This blog is a continuation to my previous blog entitled Some things to think about when planning to have a child- Part 1. In my previous blog, an emphasis was placed on the couples’ right to choose whether and when to have children, and how many children to have. This does not mean that couples do not still experience external stressors that push them towards having children even when they do not feel that they are ready. For instance, the couple’s parents may long to become grandparents, and thus they may repeatedly pass comments about this. While this external pressure often comes from others’ good intentions, such as the couple’s parents’ belief that their adult children would make great parents, the couple still deserves the right to choose what is right for them and what makes sense to them.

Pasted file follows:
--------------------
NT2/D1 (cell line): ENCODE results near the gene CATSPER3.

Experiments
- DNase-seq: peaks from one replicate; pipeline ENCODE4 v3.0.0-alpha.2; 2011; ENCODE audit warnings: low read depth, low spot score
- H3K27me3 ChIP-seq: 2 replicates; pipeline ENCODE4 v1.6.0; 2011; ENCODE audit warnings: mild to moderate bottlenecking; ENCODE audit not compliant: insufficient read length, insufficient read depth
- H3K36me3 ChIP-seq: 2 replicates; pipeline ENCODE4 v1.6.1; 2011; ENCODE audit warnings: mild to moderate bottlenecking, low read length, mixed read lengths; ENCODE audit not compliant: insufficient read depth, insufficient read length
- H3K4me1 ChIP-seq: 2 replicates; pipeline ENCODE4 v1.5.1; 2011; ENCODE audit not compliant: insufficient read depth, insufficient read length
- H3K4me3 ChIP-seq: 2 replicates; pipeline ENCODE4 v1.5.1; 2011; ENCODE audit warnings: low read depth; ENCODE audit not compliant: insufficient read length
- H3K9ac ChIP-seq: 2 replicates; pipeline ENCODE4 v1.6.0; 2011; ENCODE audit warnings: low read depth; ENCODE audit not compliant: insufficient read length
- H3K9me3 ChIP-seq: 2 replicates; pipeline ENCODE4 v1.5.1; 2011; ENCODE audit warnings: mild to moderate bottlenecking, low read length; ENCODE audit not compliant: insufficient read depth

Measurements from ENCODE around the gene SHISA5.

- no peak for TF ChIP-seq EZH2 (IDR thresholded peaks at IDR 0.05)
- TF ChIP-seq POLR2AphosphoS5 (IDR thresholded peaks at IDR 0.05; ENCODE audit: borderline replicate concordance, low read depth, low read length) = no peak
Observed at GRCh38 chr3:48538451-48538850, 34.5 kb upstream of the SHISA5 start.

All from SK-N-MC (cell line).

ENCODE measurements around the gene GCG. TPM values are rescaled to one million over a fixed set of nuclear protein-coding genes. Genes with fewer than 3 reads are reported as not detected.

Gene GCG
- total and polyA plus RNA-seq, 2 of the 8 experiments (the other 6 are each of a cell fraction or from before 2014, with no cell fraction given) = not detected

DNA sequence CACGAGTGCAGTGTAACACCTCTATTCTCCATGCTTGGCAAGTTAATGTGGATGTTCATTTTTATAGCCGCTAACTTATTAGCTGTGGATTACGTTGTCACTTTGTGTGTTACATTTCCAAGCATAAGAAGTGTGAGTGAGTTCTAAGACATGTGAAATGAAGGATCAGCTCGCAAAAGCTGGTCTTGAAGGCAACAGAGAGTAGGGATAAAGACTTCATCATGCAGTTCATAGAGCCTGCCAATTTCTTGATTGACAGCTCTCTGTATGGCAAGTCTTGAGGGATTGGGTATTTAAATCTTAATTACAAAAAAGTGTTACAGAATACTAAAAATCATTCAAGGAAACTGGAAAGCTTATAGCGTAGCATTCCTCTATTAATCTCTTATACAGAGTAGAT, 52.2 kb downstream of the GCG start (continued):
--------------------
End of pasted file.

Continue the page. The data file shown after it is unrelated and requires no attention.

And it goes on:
McCarthy and McCarthy (2004), recommend the following exercise to couples who are struggling with deciding whether to have a child or who wish to have a discussion with their partner around the subject:
- Each individual separately writes positive and negative factors for having a child. These would include positive and negative feelings about having a baby, positive and negative emotional effects on relationship, positive and negative effects for having a baby with a focus on practical, financial and situational factors.
- Share the written material and discuss pros and cons.
- As a couple, together write out important issues to deal with and discuss.
- Proceed with mutual decision making.
McCarthy and McCarthy (2004) also state that some couples do not to reach a decision by the end of the discussion process, and that in such a situation, they may wish to evaluate the process in a few months’ time.
Rebecca Cassar is a Family Therapist practicing the Systemic Approach. She specializing in offering therapy to families, couples and individuals who are experiencing distress in their relationships.